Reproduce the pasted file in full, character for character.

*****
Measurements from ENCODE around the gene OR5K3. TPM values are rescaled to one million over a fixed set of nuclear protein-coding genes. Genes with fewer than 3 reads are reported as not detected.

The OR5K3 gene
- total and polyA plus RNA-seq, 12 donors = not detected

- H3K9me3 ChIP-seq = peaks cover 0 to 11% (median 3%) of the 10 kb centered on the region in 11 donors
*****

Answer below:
Measurements from ENCODE around the gene OR5K3. TPM values are rescaled to one million over a fixed set of nuclear protein-coding genes. Genes with fewer than 3 reads are reported as not detected.

The OR5K3 gene
- total and polyA plus RNA-seq, 12 donors = not detected

- H3K9me3 ChIP-seq = peaks cover 0 to 11% (median 3%) of the 10 kb centered on the region in 11 donors